When I was pinning ideas for my indoor playground, I came across dozens (perhaps hundreds!) of amazing ideas, and just could not incorporate them all. After owning my play cafe for over 3 years now, I may be a little biased, but I still think our play area is the bees-knees! I want to share a few of the ideas that made the cut, and a few I wish we could incorporate that I think you and your customers will enjoy as much as I do.
The priorities for me are cleanliness, inclusivity, and accommodating different ages (and abilities!).
At Cafe O’ Play in Ohio, the owners have hung a few handmade “sanitation stations” around their facility. Not only does this encourage customers to sanitize their hands and any equipment they’ve used, but it also puts the parents’ minds at ease knowing that cleanliness is a top priority. As an added bonus, the unique sanitation stations bring a personal touch to their business.
The Little Red Barn Indoor Playground in California is themed as-- you guessed it, a little red barn! The “farmhouse” theme is incorporated everywhere in the business, from the signage to the play equipment to the party room. Having a fun, consistent theme throughout your play cafe will help to cement your business in the minds of parents and children alike.
At City Treehouse in New York City, a water table is the center of their play area. They have dozens of different toys and tools for the children to play with, and parents love that they’re incorporating different senses into their play.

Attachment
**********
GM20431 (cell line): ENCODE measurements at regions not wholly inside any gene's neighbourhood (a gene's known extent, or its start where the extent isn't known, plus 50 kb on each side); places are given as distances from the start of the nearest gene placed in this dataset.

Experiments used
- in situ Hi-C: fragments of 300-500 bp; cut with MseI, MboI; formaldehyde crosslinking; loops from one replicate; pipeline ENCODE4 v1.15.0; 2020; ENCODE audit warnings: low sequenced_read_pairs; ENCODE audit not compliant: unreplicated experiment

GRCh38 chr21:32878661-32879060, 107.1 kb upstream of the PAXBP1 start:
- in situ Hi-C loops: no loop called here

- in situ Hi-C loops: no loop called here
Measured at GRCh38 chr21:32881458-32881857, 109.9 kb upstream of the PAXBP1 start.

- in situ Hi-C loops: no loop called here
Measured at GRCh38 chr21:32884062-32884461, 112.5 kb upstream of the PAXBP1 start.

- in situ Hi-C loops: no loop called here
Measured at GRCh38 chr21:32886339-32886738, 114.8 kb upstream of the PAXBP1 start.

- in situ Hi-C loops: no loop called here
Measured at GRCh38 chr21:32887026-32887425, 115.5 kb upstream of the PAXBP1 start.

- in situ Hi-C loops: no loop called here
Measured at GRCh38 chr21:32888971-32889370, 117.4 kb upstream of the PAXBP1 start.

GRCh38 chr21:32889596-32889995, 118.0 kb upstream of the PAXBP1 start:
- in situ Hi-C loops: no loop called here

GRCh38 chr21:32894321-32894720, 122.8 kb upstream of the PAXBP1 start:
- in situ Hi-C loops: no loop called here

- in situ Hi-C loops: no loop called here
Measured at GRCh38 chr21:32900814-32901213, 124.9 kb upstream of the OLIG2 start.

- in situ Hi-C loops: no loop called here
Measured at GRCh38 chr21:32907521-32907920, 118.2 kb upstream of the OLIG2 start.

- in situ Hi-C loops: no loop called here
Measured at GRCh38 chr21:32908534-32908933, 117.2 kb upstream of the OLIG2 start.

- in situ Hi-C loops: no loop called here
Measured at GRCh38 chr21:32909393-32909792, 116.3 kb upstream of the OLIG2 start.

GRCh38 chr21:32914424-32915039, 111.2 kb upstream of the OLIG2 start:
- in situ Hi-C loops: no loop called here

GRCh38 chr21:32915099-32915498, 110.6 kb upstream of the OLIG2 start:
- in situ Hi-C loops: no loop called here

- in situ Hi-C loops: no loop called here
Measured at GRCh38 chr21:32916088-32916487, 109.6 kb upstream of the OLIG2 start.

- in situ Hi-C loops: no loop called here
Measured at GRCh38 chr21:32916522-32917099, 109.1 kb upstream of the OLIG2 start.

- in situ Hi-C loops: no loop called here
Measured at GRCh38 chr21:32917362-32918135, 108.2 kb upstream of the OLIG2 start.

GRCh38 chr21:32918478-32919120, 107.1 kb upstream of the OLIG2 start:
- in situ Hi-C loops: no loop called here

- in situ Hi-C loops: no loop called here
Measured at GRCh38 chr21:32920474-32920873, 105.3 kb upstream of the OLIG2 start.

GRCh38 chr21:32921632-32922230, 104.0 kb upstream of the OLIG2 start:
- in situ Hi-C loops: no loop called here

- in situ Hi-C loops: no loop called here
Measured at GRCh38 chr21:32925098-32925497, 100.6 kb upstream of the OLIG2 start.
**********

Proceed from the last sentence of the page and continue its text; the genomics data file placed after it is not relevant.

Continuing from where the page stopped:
You don't necessarily need to include water in a sensory-friendly play center, though. You can also include a textured wall, a light up floor, or even a balance board to cater to those looking for a fun sensory-friendly experience
Pod 22 in Miami boasts an interesting and engaging climbing structure that constantly has their customers raving and returning for play. While play spaces that focus solely on imaginative play certainly have their space in the marketplace, incorporating gross-motor structures allows children to expel some energy and will help diversify your space. Plus, having a large structure means less small toys you’ll constantly be picking up! Since these can be expensive and take a long time to design, be sure you begin the research process early to ensure your pieces will be ready to go on opening day.
I know I said we’d be discussing other indoor play centers for this article, but I just have to boast for a moment about our play cafe’s baby area at Climbing Vines Cafe and Play. The plexiglass gate is perfect for parents who have both a young child and an older one because they can see through the gate to ensure both kids’ safety.
This area is especially sought-after during our busiest months when toddlers and preschoolers are running wild. The smaller crawling children benefit from their own protected space.
These are just a few ideas that have remained in my mind over the years that I believe would make a wonderful addition to any indoor play space business. Though I wasn’t able to incorporate all these ideas, I am considering adding them to future additional locations.
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